For some reason the return of David Laws is viewed as some kind of panacea, someone who'll save the coalition from both itself and the sense of drift that's become a hallmark of government so far in 2012. Yet surprisingly few MPs - Lib Dem or Tories - actually feel this way.
Last night the Parliamentary Lib Dem party gathered for a back-to-school supper. The sense among them as the reshuffle sank in was that they'd been corralled by the Tories, cattle-prodded around Whitehall at the whim of David Cameron. That's how reshuffles always feel, of course. But for a small party unused to government there was a sense of being manhandled and vulnerable, particularly given the ascendancy of the right on the Tory side of this reshuffle.
Still, they've got one of their big hitters back in government, right at the heart of the action in both the Education department and the Cabinet Office. That's got to be a consolation prize, right?
Far from it. Many Lib Dem MPs view Laws' supposed rehabilitation as only further cause for depression and panic. They think it makes things even worse.
And they're right. BSkyB takeovers and GP clinical commissioning groups seem myopic to large sections of the public - not because they're too thick to understand them, but because they don't exist on a tangible human scale. Theft, on the other hand, is easy to grasp because it's happened to most people at some point. People believe David Laws stole, and the prevailing sense is that he wasn't sufficiently punished for that.
Now he's back in government, and quite a few Lib Dems with precarious majorities (that's a lot of them) worry that Laws' inevitable profile in the media will hamper their electoral chances, not enhance them. Were any Lib Dem MPs glad to see David Laws back in government, I asked? "Just one, Nick Clegg," replied one MP.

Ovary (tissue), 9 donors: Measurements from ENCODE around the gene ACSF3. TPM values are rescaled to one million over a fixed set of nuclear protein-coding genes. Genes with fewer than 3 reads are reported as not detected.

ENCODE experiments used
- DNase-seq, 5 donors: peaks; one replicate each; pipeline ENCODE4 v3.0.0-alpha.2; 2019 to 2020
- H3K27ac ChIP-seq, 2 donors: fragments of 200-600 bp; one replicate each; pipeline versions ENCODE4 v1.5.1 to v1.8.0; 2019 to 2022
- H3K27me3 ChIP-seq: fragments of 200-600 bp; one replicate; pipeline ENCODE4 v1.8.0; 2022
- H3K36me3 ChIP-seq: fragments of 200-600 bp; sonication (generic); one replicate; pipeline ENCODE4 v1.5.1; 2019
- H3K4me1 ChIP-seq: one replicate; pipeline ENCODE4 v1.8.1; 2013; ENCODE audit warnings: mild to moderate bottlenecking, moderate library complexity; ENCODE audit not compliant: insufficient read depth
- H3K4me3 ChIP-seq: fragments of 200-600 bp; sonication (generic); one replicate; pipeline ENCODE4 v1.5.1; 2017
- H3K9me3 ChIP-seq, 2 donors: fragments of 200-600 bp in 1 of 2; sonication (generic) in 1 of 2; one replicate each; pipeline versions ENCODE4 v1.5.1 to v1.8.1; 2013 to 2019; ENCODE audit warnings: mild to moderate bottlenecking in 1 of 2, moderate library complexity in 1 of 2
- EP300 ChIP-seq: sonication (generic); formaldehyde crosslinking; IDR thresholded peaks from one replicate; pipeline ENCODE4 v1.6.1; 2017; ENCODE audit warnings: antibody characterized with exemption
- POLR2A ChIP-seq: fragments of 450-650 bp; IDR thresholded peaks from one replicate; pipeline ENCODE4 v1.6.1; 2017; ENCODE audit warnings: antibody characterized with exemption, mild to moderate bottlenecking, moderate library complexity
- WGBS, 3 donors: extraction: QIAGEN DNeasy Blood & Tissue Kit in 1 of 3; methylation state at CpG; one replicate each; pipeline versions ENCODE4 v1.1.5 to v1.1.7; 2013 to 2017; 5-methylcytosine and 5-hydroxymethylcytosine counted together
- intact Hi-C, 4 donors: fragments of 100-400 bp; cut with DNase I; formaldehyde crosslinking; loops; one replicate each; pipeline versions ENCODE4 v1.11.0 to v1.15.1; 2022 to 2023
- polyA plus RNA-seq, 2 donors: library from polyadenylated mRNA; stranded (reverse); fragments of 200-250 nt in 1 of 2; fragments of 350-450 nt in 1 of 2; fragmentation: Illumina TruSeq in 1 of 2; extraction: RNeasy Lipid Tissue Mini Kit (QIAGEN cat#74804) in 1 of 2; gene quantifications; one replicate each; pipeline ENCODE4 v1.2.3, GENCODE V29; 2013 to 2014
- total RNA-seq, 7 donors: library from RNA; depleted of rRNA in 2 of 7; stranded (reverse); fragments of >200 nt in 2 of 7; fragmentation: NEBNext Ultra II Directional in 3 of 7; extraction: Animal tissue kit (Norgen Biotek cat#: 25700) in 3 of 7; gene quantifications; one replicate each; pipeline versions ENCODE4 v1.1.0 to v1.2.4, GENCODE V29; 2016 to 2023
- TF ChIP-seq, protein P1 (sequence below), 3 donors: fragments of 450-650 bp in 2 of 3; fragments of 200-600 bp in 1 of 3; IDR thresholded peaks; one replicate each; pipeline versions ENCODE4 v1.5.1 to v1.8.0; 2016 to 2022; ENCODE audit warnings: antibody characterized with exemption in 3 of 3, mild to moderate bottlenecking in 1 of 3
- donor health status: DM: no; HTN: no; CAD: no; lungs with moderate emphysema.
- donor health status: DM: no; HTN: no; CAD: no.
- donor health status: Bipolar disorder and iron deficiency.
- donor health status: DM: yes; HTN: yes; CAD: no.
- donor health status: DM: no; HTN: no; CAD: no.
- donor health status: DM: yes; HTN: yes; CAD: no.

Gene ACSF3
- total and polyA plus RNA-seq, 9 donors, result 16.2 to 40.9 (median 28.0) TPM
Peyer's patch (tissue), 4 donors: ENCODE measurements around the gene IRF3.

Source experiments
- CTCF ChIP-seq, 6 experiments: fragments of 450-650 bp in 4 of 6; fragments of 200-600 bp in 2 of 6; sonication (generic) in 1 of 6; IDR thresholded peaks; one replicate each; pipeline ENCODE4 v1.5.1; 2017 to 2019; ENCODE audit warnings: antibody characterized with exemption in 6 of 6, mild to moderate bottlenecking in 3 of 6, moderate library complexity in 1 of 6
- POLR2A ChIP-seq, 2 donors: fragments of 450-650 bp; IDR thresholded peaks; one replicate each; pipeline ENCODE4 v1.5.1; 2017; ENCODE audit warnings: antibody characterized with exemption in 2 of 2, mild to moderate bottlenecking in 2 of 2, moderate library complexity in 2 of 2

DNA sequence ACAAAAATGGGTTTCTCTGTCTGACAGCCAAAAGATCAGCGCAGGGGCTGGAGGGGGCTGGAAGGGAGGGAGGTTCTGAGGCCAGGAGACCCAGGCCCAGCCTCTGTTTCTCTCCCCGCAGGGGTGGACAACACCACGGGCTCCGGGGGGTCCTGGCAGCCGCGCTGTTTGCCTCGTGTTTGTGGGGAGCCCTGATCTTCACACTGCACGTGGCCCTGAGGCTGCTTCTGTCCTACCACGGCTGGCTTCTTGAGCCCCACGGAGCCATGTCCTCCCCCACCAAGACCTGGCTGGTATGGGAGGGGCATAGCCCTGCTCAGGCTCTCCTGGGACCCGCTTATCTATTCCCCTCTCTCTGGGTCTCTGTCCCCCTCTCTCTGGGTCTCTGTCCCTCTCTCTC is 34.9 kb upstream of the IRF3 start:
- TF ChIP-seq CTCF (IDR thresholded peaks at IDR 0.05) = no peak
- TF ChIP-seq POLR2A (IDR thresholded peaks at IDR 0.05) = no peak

It's not just that Laws is so far to the right of his party he's considered a Tory in all but name. When you factor in Chris Huhne's forthcoming trial for allegedly perverting the course of justice, some MPs feel the challenge facing Lib Dems to restore their happy-clappy brand just got an awful lot harder.
On the Tory side the return of Laws - and the reshuffle as a whole - was greeted with a collective shrug. They're happy that Chris Grayling's been promoted and glad that Patrick McLoughlin will be more visible. Many are baffled by the ascendancy of Theresa Villiers and the embracing of everyone's favourite GP Daniel Poulter.
Certainly some backbench Tories were bemused at the new make-up of the Education ministerial team, not just because Michael Gove has lost Sarah Teather, a Lib Dem who he actually liked working with, but also because he's now got Liz Truss to deal with.
"She'll give Gove hell," one Tory MP said, and it's certainly true that on the backbenches Liz Truss has badgered and hectored Gove. In our interview with the Norfolk MP earlier this year she acknowledged that she's been "bolshy" in her dealings with ministers. Many would like to be a fly on the wall inside the Education department now she's got control of early years intervention - she'll probably have toddlers doing quadratic equations within weeks.